Saturday, September 19, 2015

Sex with Strangers reviewed by Danielle Wood

Imagine the person you lost your virginity with ended up being not the one you married, but the one with whom you have an ongoing, if intermittent, affair – sometimes exhilarating, sometimes disappointing. Well, that’s how it is for me and the theatre.
I’m talking about real theatre, live theatre, the sort that I fell in love with as a teenager, back in that phase of life when too much was never enough. Although we’ve drifted apart, the theatre and me, still there are moments when we reconnect. We sometimes see each other here in Hobart, but not as often as I’d like. Mostly it’s when I’m off the leash and travelling that I make the effort to get in touch. Sometimes, I worry that we’ve permanently lost the magic, but then I’ll see a play good enough to set off a bunch of well-rehearsed chemical reactions in the brain and there it is: love all over again.
I’m guessing no-one at the Tasmanian Theatre Company knew that when they asked me along to their show Sex With Strangers, and to write something about it, the invitation was, for me, a little like getting a phone call from an old flame.
So, Sex with Strangers. The title alone is a come-on, and it’s worked for Ethan (Samuel Johnson), who’s made the New York Times bestseller list with a blog-turned-book that chronicles the outcome of his boast that for a whole year he could, each week, pick up a girl in a bar and get her to have sex with him. Ethan’s now rich and successful, with a powerful internet reach. But his dirty secret is that even he holds the vehicle of his success in contempt, and would rather be a literary novelist, like Olivia (Tottie Goldsmith).
The two come together (literally) in a rural writing retreat, far from the madding web. Olivia, older than Ethan, has been burned by the mixed reception of her first novel quite a number of years earlier. She’s spent a small fortune on therapy that’s supposed to help her not care about responses to her closely-guarded, new, novel. Her dirty secret? She craves acknowledgement, success and status.

Johnson and Goldsmith have a freshly-lit powder keg of onstage chemistry; their performances, and Laura Eason’s fantastic script, make us believe that the unlikely pair of Olivia and Ethan could indeed become lovers. Goldsmith’s Olivia has a surface of gravitas and superiority – she quite reasonably thinks Ethan is ‘a dick’. But barely beneath the skin is her incapacity to resist his genuine admiration for her writing or the tempting idea that he could deliver to her the audience she’s always craved. Johnson’s Ethan is exactly the sort of appealingly aggravating arsehole that a woman might love/hate even more just for being so irresistible.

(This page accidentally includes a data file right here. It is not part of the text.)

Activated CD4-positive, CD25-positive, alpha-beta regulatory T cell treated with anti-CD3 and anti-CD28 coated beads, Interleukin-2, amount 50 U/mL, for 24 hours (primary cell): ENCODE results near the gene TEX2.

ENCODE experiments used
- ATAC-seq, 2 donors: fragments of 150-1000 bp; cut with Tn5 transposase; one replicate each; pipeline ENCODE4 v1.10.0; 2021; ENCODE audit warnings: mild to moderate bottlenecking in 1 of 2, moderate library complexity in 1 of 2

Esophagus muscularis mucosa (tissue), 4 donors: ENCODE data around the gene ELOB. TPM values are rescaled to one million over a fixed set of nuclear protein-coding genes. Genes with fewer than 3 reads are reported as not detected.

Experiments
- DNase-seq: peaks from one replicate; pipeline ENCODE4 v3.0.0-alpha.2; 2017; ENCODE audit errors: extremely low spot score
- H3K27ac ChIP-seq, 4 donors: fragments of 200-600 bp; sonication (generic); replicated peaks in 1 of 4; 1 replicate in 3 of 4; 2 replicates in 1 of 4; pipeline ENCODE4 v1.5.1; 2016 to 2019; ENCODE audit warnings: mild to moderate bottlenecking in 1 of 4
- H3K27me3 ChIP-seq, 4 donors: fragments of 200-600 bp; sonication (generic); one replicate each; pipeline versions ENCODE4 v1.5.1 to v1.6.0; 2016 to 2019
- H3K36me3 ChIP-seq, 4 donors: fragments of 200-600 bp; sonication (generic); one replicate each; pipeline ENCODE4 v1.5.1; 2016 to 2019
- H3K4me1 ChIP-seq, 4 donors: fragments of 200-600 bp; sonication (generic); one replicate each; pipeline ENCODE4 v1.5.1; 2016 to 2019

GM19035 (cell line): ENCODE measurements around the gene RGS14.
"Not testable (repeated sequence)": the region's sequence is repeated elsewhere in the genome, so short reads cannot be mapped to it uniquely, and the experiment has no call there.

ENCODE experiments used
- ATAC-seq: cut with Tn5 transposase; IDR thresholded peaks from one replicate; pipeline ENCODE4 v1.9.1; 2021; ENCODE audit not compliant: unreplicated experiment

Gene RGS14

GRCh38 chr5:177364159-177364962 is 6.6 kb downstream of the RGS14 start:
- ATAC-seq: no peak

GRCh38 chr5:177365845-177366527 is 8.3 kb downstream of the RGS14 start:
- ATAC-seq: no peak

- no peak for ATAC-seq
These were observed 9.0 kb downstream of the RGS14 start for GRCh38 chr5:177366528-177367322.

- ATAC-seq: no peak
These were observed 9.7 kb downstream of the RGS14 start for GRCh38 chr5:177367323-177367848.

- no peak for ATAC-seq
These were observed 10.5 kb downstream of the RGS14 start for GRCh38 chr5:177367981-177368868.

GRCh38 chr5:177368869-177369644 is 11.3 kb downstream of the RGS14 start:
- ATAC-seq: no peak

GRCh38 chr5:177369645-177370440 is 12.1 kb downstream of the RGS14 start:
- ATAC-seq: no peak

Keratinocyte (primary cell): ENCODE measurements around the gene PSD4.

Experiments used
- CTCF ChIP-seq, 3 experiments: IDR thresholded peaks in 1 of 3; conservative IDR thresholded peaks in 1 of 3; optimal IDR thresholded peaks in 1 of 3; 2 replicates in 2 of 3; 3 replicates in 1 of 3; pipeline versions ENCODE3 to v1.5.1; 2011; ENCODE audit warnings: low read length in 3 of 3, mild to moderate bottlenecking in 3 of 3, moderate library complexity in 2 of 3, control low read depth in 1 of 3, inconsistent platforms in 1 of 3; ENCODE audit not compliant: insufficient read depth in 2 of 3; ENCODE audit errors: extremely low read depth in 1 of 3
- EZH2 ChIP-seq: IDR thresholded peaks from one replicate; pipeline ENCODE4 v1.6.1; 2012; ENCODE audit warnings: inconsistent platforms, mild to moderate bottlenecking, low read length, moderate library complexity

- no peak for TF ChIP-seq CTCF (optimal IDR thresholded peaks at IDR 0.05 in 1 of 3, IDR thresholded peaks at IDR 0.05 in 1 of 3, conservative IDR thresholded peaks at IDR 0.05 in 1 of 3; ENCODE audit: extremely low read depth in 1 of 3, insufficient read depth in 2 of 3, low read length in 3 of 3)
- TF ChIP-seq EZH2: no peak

This play has been billed as an exploration of the divide between Gen Y (Ethan, with his constant connectivity and anti-establishment chutzpah) and Gen X (Olivia, with her lingering regard both for privacy and for traditional markers of status). Those things are there, in Sex with Strangers, but they weren’t the most interesting things, for me. Director Lucy Freeman has teased all the nuances out of this play, leaving the audience bubbling with questions. Is it love when we are drawn to people who can supplement our lack? Or is the attraction only the mask for a desire to take those missing qualities for ourselves? Does announcing yourself to be an arsehole qualify you for a licence to be one? Can you be one person, and play another? Olivia and Ethan’s relationship is a fascinating, shifting web of sexual attraction, debt, gratitude and esteem. In this production, it’s framed by a luxurious, flexible set design and backed up by a seductive soundscape. Watch for the snowflakes – beautiful (sigh).
I’ve just got two little quibbles. One is that I wish the North American accents hadn’t been necessary, which it must have been decided that they were, in order to make sense of the script’s cultural, geographical and literary references. Not that the accents were terrible or especially intrusive, it’s just that I would have loved to hear Goldsmith and Johnson tell this story in their own voices. I suppose my wish might come true in an alternate reality, in which Laura Eason lives in Brisbane and writes this play in Australian.
The other quibble is with the script itself, and its refusal to show us more than the most meagre glimpse of the books encircled by this drama: Ethan’s Sex with Strangers (and its sequel) and Olivia’s two literary novels. It’s true that all we officially need to understand is that Olivia’s work is literary, Ethan’s crassly commercial. And yes, I get that we, the audience, have been invited to fill in the gaps from our own experience of these categories. Nevertheless, I wanted to click the ‘LOOK INSIDE’ tab and read a few sentences from each of the books, for myself.
But this is trivia. It was lovely to see my old flame, the beautifully produced live theatre show, looking so ravishing. I enjoyed the opportunity to admire the focus, emotion and stamina of an intense two-hander. I loved the moments of laughter, the moments of breathing shallowly through the suspense, and the moments of wry recognition.
Sex with Strangers is on at the Peacock Theatre with shows tomorrow night, Friday night, Saturday afternoon and Saturday night. Really, you should go. If for no other reason than to admire how beautiful is Tottie Smith. Truly, the Newton-John-esque cheekbones alone (yes, she’s the niece of that other Olivia) are worth the ticket price. Go.

Thanks Danielle Wood for agreeing to share this wonderful review via WriteResponse. We appreciate your support.

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